Suburban Dance Radio 11

Stars on 78. Uncle George has fueled up the wayback machine, but an unexpected shunting of fuel into the vortex has warped the time streams and we land far outside the suburbs in a light industrial zone down by the docks. We were counting on an assist from Micky Dolenz, but he sold off his Moog years ago, so now we are looking for Rakim to lead the way to the new promised land… or at least back to the patio and that thermos of frozen margaritas.

Episode 11 of the Suburban Dance Radio show on 92.5 KOWS FM Santa Rosa, California by Marc Arsenault – AKA gritboy. Airs every Tuesday at 8pm Pacific time. We are now a weekly experience. Past shows are archived on Mixcloud. Keep it locked.

Music played (official sites, download links, videos and more in links):

Patrick Williams – Streets of San Francisco Theme

Eric B. & Rakim – Follow the Leader

Stan LeiWild Womxn

Dave Brubeck – Golden Brown (Laurence Mason remix)

Orkestra Obsolete – Blue Monday

Tim Isfort Orchester featuring Tom Liwa – Die Halbe Welt

Laurent Petitgand – Zirkusmusik

Wim Wenders, Laurent Petitgand, Patti Smith & Pope Francis – The Common Good

Comedian Harmonists – Perpetuum Mobile

John Rodat – Me & Magdalena & Me*

Nelson Riddle – Route 66 Theme

The Monkees – Me & Magdalena

nickname: Rebel – Live at Norcal Noisefest 2020

Patrick Williams – Streets of San Francisco Closing Theme

Your host is Marc Arsenault AKA gritboy. Member of the groups Brown Cuts Neighbors (with Lady Starlight and Jason “Wolfman” Martin) and San Francisco-based sound system nickname: Rebel. Former editor of the Vaughn Bodé library for Fantagraphics Books. Draws the comic “The Stupid Pages.” Proprietor of the art | music | video studio Wow Cool since 1988.

Musicians out there. PLEASE send me your sounds. Anyone who wants to do an exclusive session, interview, collaboration, guest mix or sound project, please hit me up. Don’t be shy.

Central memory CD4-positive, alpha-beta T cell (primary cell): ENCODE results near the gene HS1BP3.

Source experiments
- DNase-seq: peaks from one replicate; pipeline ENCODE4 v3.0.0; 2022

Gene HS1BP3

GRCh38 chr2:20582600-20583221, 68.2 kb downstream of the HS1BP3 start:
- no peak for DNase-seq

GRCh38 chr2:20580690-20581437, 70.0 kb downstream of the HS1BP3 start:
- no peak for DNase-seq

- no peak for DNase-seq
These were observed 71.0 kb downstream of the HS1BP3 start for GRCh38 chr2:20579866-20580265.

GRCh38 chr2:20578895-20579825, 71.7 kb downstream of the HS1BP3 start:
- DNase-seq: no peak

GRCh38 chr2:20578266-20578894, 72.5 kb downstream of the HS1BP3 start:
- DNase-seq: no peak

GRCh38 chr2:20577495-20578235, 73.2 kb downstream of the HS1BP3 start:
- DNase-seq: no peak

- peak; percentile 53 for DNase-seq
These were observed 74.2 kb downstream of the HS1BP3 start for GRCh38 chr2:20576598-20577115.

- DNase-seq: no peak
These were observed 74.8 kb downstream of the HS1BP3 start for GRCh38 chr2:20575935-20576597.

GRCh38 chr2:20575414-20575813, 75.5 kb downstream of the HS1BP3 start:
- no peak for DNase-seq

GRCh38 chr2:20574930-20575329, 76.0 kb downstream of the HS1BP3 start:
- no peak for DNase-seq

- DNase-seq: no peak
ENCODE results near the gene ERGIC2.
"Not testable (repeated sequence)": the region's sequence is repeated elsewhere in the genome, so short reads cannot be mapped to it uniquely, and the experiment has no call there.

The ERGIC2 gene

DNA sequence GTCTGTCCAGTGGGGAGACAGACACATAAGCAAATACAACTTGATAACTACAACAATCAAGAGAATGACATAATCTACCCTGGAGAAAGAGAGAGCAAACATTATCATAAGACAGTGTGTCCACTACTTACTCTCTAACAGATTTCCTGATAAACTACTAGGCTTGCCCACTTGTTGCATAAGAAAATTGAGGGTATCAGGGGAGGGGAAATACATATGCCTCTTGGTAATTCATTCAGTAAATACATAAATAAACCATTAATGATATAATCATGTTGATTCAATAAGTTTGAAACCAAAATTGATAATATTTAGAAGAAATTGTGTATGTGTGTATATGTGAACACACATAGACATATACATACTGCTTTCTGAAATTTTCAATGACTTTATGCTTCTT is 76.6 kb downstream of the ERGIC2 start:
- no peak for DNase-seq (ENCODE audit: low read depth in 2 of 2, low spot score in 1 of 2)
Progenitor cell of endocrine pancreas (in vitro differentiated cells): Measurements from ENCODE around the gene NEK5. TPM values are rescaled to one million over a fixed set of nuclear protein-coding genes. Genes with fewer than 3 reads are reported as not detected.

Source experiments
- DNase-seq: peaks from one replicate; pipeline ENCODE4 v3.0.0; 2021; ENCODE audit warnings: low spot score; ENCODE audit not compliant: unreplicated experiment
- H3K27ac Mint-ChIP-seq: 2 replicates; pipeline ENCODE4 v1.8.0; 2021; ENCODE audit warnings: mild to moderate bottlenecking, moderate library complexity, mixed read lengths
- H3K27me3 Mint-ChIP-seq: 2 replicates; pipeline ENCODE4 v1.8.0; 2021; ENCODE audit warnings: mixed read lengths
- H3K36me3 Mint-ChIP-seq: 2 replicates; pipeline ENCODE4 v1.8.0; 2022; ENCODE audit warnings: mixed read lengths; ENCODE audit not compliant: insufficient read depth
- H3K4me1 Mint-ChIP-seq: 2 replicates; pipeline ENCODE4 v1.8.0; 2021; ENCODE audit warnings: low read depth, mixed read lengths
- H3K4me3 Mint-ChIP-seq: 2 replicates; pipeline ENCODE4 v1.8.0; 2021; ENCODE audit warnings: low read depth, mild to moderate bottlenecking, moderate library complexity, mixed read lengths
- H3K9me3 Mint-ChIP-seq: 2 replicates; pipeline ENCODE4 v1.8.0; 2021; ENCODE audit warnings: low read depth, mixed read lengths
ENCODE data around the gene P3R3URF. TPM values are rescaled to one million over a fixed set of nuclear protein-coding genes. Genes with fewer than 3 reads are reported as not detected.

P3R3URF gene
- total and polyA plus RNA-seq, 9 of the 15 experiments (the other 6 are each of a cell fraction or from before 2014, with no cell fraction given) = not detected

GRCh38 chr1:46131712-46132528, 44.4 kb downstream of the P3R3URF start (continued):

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*”Me & Magdalena & Me” (original text version) by John Rodat

Ok, and while I’m here, this.

TL/DR, I think this song is just goddamned gorgeous.

I downloaded this record a while back and promptly forgot all details about it completely. About a week ago, I had a drive of about an hour and a half ahead of me and thought that for a gloomy dude like myself an hour and a half of the Monkees would be therapeutic.

I had a vague recollection that there was something trivially noteworthy about the album, but I couldn’t recall the details specifically. I think I assumed it dated from back when the band was a going concern, and maybe it was a “from the vaults” kinda thing?

There were some strange signs that I should have been paying attention to, I suppose — like, where’s Davy’s voice, and why does everyone sound so reedy, languid and, like, old — but, look, I was driving. And I enjoyed it. And there were anchors, like that one song obviously penned by Neil Diamond. It was the Monkees, man.

Then, this song played and floored me.

Maybe it won’t land for you similarly, but I really, really dug it. Wonderful, mournful, Laurel Canyon hangover vibe with a pop melody just catchy enough to be this side of maddening.

I thought I had discovered my new favorite forgotten Mike Nesmith-penned Monkees B-side. I was going to charge home, learn it immediately, make it part of my set (you know, that set I have) and blow minds when I told the inquisitive its provenance. So hip, so kitschy, so surprisingly beautiful.

At a rest stop, I Wiki’d that shit and was reminded that the reason I’d downloaded in the first place was that the album was a 50th anniversary of the Monkees effort, to which a bunch of more recent songwriters/players — like Rivers Cuomo of Weezer, Adam Schlesinger of Fountains of Wayne, Noel Gallagher of Oasis, and others — contributed instrumental tracks, for which some of them wrote songs.
Turns out, this track was written by Ben Gibbard of Death Cab for Cutie.

I won’t lie: I felt like I had been robbed.

But I felt like I had been robbed of a pretentious, hipster, douchebag moment of my own: “Oh, you don’t know this overlooked Mike Nesmith-penned B-side, that I sing so well during — you know — my set?”

So, I don’t feel bad in pointing it out to you.

But if you ever see me in some coffee house playing this, let me tell the story, for fuck’s sake.